The Minister of Finance, Economic Planning and Development Goodall Gondwe says he wants to see Malawi out of the list of the Least Developed Countries (LCDs) by 2020 on account of continued economic growth.
Speaking in an interview on the sidelines of Reserve Bank of Malawi (RBM) Monetary Policy Conference in Mangochi on Tuesday, Gondwe said he hopes by 2020 the country can generate enough wealth to make it out of the LCD list.
The country’s purse keeper banks his hopes on reduced interest rates and reliable electricity for the dream to come true.
Said Gondwe: ‘It pains me each time I see a report from outside the country that Malawi is the poorest country in Africa. We are determined that this should stop. Therefore, the way to do it is to stand up and work hard and ensure that our economic growth is much higher than it was before.
“I know some of you [policy experts] will be asking how about the issue of electricity outages? Well, I sit on a committee that is looking into this issue and I can assure you, that we will soon solve this problem. I cannot tell you when, but I know it should be before May 20 2019.”
In March this year, Malawi, alongside other 43 other LCDs, missed out on the United Nations Committee for Development Policy (CDP) recommendation for graduation from the list of 47 LDCs.
The committee’s recommendations follow increases in the national income in all countries, plus improved education and health. Government development policies, as well as an improved global economic environment and the coordinated efforts of the international community have also driven the progress.
Economists have long argued that the current social-political environment is one of the contributing factors to slow progress the country is making in its quest to graduate into a middle income country.
However, despite missing out on growth projections in recent years, Gondwe said Malawi’s growth rate remains the best in the Southern Africa region.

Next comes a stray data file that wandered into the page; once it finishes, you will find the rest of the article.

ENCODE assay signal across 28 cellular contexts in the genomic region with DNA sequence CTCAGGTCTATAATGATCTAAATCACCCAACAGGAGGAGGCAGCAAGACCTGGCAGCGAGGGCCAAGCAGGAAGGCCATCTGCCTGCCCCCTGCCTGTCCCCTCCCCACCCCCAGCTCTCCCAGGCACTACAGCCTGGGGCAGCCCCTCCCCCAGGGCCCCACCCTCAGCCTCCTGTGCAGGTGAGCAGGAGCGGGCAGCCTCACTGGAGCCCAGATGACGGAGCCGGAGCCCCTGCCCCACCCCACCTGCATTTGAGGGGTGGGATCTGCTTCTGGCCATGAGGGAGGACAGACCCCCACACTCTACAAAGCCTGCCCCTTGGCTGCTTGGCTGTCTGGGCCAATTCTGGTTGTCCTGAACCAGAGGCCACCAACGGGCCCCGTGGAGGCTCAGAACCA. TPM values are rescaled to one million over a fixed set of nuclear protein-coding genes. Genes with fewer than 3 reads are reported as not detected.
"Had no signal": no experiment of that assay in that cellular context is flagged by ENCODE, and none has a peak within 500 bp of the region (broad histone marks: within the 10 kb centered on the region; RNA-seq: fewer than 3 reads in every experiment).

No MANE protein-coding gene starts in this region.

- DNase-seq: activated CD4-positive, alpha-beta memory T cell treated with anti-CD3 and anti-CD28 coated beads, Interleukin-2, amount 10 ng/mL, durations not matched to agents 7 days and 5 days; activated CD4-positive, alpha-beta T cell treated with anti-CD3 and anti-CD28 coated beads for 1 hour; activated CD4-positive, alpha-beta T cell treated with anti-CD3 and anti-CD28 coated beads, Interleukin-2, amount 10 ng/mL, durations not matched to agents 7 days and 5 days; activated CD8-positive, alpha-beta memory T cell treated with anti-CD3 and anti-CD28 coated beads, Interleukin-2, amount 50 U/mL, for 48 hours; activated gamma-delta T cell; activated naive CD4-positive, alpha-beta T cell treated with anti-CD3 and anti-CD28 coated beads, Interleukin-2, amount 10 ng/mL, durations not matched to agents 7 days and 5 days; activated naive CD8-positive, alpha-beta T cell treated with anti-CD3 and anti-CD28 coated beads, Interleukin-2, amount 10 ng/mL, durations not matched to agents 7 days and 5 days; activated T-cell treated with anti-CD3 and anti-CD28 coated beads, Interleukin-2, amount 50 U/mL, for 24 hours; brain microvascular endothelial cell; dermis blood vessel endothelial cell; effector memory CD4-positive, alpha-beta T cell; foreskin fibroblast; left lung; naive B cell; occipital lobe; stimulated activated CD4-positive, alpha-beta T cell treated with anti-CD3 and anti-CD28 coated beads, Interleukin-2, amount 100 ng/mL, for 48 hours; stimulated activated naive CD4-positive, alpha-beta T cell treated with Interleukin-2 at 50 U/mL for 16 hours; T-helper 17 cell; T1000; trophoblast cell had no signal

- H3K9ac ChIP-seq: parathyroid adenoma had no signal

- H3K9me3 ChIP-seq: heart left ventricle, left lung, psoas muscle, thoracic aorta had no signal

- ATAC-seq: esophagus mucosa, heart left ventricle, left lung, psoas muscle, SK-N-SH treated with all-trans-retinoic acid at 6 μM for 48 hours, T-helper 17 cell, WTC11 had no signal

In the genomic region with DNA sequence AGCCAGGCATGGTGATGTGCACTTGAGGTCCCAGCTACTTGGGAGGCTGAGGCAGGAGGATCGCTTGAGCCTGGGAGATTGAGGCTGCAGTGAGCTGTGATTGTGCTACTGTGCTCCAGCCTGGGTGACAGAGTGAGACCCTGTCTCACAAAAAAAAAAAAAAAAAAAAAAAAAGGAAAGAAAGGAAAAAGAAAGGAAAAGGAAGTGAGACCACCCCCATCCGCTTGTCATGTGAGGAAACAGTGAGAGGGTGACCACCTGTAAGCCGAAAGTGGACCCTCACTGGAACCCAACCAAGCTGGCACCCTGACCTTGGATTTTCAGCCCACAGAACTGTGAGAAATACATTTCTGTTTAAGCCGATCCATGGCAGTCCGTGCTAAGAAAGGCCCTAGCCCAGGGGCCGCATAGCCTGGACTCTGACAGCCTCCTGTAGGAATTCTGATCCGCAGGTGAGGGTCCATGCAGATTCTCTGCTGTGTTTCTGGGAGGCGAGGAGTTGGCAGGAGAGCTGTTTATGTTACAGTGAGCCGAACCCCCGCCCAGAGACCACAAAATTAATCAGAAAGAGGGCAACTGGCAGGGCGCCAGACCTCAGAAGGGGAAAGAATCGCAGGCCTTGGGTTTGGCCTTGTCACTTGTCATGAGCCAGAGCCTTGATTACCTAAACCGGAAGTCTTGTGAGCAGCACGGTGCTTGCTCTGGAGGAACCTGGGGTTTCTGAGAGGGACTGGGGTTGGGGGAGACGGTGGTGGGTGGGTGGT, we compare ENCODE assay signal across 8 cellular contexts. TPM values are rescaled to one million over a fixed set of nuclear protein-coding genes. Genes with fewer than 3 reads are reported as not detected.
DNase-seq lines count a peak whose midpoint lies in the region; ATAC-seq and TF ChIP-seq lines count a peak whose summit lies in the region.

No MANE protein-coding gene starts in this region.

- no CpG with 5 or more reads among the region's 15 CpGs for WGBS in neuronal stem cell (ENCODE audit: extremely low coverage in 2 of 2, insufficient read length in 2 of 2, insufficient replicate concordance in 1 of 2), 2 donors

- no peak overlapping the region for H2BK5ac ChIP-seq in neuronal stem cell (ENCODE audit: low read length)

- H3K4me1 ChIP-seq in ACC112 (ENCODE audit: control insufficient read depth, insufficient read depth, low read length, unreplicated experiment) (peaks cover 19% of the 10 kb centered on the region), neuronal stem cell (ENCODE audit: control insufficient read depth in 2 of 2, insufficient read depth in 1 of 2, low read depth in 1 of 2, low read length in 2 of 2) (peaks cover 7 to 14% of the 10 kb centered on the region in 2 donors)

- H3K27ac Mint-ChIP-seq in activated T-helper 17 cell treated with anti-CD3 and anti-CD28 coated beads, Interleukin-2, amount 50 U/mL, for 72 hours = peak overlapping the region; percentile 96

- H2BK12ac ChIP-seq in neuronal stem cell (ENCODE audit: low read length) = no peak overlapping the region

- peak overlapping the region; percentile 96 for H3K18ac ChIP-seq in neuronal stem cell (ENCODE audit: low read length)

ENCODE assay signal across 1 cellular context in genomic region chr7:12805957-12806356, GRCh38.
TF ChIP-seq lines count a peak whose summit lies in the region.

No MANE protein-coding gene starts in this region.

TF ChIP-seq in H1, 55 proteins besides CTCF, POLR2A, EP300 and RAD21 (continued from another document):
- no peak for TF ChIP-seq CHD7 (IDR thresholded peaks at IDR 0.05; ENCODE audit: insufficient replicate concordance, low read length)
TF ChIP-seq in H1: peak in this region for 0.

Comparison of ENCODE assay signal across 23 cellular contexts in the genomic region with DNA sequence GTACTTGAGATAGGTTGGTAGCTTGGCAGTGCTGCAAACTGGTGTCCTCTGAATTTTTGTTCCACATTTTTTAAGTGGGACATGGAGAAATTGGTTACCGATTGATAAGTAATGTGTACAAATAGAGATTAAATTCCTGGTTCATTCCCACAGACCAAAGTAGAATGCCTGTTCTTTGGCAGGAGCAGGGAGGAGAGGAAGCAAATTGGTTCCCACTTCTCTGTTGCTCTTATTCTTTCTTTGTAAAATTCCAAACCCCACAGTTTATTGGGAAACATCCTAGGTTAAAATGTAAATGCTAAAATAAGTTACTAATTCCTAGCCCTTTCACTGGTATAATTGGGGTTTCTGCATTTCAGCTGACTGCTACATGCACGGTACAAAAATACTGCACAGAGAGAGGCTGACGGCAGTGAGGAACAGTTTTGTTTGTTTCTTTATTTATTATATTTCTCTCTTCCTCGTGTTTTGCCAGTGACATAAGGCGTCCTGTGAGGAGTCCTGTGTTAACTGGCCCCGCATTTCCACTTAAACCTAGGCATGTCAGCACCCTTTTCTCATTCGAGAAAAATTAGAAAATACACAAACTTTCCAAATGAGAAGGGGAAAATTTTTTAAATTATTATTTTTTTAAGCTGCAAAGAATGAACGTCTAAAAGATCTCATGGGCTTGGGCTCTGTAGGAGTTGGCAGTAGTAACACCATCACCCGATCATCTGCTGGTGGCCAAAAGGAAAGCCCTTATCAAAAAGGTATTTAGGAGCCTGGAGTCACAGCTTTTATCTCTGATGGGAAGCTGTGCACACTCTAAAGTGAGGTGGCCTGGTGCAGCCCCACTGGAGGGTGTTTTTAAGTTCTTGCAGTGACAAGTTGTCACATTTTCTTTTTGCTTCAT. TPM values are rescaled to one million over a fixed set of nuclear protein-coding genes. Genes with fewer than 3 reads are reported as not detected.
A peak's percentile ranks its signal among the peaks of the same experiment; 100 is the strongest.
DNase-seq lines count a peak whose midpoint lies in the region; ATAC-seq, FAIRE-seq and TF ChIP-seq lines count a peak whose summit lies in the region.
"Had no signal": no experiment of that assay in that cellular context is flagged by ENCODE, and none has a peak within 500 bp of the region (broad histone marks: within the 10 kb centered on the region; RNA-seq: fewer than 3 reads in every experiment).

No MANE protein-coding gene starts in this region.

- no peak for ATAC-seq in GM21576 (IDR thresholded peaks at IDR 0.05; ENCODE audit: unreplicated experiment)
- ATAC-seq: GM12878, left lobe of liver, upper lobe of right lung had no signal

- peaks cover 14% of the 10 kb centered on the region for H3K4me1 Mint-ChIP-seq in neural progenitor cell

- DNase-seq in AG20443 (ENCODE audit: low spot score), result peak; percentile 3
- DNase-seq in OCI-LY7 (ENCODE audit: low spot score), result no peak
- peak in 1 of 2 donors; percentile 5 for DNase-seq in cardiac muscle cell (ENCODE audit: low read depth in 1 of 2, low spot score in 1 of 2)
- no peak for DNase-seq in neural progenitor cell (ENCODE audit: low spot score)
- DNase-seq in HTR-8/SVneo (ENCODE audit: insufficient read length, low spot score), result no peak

But government annual economic reports from 2011 to 2017 indicate that in the seven year period, Treasury had been revising downwards growth projections, with the years 2013 to 2014 having positive revisions.
For instance, in 2011, government had projected the economy to grow by 6.9 percent, only to come down to 4.3 percent. In 2012, the economy grew by 1.9 percent from the earlier projected 3.5 percent.
Growth had surpassed projection in 2013 and 2013 at 6.1 percent and 6.2 percent from the projected 5 percent and 6.1 percent respectively.
In 2015, the economy grew by 3.1 percent from the projected 5.4 percent while in 2016; it grew by 2.9 percent from the projected 6.6 percent.
The Ministry of Finance, Economic Planning and Development earlier this year also revised downwards 2017 and 2018 growth projection, to an average of four and 4.5 percent respectively from the initial 6.4 percent and six percent, respectively.
Economics Association of Malawi (Ecama) president Chikumbutso Kalilombe observed on Tuesday that while this has become a norm to revise growth targets, businesses in the country bear the brunt.
He explained: “Businesses formulate growth projections based on government figures. When government figures are revised [as has been the case over the years] businesses miss strategic thrust. Some take a wait-and-see approach thus not investing into the economy which makes the economy stagnant.”